Five high school students from different walks of life endure a Saturday detention under a power-hungry principal (Paul Gleason). The disparate group includes rebel John (Judd Nelson), princess Claire (Molly Ringwald), outcast Allison (Ally Sheedy), brainy Brian (Anthony Michael Hall) and Andrew (Emilio Estevez), the jock. Each has a chance to tell his or her story, making the others see them a little differently -- and when the day ends, they question whether school will ever be the same.

The Breakfast Club (1985)

Five high school students from different walks of life endure a Saturday detention under a power-hungry principal (Paul Gleason). The disparate group includes rebel John (Judd Nelson), princess Claire (Molly Ringwald), outcast Allison (Ally Sheedy), brainy Brian (Anthony Michael Hall) and Andrew (Emilio Estevez), the jock. Each has a chance to tell his or her story, making the others see them a little differently — and when the day ends, they question whether school will ever be the same.

As the holidays approach, Clark Griswold (Chevy Chase) wants to have a perfect family Christmas, so he pesters his wife, Ellen (Beverly D'Angelo), and children, as he tries to make sure everything is in line, including the tree and house decorations. However, things go awry quickly. His hick cousin, Eddie (Randy Quaid), and his family show up unplanned and start living in their camper on the Griswold property. Even worse, Clark's employers renege on the holiday bonus he needs.

Christmas Vacation (1989)

As the holidays approach, Clark Griswold (Chevy Chase) wants to have a perfect family Christmas, so he pesters his wife, Ellen (Beverly D’Angelo), and children, as he tries to make sure everything is in line, including the tree and house decorations. However, things go awry quickly. His hick cousin, Eddie (Randy Quaid), and his family show up unplanned and start living in their camper on the Griswold property. Even worse, Clark’s employers renege on the holiday bonus he needs.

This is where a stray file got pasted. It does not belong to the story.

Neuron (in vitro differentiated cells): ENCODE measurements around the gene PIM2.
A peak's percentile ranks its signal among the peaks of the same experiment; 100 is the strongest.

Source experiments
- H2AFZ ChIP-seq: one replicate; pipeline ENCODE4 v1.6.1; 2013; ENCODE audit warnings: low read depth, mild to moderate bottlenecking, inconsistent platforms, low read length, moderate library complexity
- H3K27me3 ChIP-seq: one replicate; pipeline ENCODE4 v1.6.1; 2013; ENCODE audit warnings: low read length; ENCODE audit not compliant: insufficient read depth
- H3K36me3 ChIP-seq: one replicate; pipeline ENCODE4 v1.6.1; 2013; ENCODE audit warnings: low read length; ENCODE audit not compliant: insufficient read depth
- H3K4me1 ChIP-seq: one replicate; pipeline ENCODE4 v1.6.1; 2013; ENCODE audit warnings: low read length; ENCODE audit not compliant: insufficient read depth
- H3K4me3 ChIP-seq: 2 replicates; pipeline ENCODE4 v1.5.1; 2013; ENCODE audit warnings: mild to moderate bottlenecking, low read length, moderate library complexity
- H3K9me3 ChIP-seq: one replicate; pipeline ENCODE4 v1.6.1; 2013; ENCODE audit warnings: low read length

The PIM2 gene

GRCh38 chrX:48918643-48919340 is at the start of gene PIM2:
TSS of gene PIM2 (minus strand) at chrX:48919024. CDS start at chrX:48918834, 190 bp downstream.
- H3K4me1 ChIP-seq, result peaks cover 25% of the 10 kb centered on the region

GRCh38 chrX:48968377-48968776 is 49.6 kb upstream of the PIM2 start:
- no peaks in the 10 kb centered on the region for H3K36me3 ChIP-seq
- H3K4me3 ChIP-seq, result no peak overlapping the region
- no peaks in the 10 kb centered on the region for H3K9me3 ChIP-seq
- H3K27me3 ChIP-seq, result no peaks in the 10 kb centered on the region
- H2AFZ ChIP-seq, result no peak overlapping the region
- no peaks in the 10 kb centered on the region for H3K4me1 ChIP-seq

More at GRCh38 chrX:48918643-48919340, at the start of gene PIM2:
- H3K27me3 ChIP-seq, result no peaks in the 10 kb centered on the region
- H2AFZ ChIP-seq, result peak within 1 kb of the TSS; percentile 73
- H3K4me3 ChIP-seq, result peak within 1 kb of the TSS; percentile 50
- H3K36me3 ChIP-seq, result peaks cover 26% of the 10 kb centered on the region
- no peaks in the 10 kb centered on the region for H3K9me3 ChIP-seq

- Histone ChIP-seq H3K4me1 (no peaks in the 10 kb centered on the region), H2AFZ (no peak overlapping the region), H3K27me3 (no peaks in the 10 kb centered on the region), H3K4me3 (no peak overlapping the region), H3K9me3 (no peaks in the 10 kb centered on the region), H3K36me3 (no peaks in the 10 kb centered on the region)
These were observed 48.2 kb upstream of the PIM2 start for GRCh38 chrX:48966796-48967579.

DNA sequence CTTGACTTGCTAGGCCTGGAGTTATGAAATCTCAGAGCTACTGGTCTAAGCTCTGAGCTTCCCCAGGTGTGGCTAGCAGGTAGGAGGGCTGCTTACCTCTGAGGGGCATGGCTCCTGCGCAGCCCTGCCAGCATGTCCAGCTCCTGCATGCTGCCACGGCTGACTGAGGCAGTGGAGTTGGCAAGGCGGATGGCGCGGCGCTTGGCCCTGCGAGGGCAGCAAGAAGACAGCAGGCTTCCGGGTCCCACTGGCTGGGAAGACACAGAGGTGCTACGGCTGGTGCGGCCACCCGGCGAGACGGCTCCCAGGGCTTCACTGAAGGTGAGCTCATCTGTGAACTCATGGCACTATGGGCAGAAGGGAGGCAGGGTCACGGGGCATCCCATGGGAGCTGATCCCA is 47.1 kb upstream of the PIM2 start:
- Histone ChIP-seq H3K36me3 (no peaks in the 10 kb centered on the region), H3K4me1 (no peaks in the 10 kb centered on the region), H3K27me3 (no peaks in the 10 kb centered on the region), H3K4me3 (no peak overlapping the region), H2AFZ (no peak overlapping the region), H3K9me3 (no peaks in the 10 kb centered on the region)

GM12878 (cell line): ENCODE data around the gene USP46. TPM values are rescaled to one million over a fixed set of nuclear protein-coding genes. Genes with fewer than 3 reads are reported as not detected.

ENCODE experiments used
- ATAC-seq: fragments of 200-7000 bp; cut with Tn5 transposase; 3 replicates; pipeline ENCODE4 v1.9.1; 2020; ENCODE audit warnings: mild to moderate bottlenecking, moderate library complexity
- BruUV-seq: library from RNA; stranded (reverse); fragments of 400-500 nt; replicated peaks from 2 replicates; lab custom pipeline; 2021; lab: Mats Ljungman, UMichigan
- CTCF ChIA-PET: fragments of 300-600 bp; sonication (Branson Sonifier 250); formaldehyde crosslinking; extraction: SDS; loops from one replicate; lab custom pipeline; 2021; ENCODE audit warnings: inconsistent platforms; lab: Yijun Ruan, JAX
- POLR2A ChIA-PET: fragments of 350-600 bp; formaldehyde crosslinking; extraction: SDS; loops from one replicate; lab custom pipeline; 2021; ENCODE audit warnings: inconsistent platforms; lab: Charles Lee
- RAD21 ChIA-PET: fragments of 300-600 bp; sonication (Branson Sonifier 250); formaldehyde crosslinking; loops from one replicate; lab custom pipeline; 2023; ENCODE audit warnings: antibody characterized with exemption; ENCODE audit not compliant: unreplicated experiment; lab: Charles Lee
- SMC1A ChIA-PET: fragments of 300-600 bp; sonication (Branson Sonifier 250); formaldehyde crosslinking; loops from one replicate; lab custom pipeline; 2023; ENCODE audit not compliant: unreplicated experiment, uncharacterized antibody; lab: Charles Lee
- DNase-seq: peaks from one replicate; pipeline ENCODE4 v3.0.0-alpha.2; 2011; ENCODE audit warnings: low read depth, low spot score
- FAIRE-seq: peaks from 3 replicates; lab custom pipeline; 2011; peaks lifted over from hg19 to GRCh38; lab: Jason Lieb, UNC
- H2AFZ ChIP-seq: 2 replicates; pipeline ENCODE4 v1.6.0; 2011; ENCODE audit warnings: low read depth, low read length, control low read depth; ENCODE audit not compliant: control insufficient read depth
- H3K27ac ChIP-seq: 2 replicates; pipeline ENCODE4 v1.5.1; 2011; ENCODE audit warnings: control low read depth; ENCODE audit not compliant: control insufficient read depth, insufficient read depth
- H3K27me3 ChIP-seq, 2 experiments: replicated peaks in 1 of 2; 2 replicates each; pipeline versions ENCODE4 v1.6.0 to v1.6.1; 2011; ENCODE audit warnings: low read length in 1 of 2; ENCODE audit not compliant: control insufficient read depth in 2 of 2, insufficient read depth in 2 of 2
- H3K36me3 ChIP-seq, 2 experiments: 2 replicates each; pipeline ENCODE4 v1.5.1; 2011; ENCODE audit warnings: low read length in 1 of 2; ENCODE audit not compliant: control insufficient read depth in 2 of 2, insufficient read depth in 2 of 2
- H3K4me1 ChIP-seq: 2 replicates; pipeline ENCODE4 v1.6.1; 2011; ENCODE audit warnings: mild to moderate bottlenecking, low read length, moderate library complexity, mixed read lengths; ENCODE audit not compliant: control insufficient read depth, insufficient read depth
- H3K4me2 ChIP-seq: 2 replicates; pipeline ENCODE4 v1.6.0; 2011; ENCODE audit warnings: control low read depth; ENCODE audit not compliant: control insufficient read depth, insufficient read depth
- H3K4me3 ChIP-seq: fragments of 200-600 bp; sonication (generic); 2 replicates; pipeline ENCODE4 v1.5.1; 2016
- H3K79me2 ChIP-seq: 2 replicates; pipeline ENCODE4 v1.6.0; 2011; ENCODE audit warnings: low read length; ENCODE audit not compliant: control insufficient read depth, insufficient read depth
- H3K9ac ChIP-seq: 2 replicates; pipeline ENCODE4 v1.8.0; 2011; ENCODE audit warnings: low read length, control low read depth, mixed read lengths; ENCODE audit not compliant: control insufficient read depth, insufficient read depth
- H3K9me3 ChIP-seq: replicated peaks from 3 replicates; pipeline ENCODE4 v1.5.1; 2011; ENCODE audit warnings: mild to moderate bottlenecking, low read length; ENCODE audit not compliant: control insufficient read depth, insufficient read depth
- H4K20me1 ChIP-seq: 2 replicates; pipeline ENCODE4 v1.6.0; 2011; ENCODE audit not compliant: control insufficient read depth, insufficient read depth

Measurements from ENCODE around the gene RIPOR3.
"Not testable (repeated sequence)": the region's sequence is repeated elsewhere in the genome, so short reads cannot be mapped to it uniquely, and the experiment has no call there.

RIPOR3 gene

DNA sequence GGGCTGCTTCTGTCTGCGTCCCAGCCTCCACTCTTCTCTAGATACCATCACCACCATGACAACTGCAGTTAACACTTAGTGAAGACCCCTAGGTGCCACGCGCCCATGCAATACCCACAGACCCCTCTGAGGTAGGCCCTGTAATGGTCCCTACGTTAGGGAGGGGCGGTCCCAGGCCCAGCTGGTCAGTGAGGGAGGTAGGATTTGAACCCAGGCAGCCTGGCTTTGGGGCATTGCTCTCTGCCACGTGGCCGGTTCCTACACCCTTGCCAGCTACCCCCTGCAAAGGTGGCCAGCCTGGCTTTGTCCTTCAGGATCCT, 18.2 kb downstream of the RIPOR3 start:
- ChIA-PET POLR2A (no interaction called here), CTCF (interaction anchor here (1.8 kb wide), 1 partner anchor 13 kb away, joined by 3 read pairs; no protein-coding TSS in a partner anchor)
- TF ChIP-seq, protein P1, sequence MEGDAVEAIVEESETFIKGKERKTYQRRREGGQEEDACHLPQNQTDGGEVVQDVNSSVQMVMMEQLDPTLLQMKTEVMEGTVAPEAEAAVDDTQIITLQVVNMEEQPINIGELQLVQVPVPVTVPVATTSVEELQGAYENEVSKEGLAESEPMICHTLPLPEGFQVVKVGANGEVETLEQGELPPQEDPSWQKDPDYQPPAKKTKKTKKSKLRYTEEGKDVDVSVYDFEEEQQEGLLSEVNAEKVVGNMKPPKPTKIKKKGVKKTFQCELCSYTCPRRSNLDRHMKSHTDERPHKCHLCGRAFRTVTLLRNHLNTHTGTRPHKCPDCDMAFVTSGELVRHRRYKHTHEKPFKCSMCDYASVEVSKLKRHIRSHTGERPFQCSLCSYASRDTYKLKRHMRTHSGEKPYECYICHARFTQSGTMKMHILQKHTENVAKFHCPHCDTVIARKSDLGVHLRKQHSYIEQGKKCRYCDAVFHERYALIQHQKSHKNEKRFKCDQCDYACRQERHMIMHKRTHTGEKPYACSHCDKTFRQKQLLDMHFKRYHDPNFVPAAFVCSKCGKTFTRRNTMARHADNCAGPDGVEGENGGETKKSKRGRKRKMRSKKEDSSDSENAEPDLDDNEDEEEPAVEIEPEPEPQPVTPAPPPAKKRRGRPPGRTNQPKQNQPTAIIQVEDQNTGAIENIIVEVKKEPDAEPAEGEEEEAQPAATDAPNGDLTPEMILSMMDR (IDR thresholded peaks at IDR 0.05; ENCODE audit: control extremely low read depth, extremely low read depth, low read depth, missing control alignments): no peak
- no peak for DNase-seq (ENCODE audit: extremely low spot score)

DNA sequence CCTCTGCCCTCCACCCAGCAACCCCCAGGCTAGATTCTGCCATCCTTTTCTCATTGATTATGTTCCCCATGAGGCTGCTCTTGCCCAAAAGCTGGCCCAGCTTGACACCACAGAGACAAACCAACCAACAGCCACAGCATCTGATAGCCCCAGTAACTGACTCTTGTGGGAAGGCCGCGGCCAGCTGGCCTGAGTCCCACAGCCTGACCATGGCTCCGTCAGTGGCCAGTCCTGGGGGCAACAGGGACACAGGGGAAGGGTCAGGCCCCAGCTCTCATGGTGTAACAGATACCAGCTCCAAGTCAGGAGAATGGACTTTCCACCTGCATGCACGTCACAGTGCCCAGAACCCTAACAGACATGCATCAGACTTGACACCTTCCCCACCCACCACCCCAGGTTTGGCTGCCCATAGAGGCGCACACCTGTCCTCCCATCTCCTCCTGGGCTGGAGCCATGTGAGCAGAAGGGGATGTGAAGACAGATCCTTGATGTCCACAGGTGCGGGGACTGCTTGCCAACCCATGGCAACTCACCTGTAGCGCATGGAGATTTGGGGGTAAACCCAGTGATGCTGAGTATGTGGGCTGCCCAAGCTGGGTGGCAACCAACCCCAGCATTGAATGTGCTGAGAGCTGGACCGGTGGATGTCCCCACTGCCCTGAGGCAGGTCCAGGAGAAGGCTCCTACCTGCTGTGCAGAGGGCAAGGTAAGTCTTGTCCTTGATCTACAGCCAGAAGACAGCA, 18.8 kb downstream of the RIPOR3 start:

When bratty 8-year-old Kevin McCallister (Macaulay Culkin) acts out the night before a family trip to Paris, his mother (Catherine O'Hara) makes him sleep in the attic. After the McCallisters mistakenly leave for the airport without Kevin, he awakens to an empty house and assumes his wish to have no family has come true. But his excitement sours when he realizes that two con men (Joe Pesci, Daniel Stern) plan to rob the McCallister residence and that he alone must protect the family home.

Home Alone (1990)

When bratty 8-year-old Kevin McCallister (Macaulay Culkin) acts out the night before a family trip to Paris, his mother (Catherine O’Hara) makes him sleep in the attic. After the McCallisters mistakenly leave for the airport without Kevin, he awakens to an empty house and assumes his wish to have no family has come true. But his excitement sours when he realizes that two con men (Joe Pesci, Daniel Stern) plan to rob the McCallister residence and that he alone must protect the family home.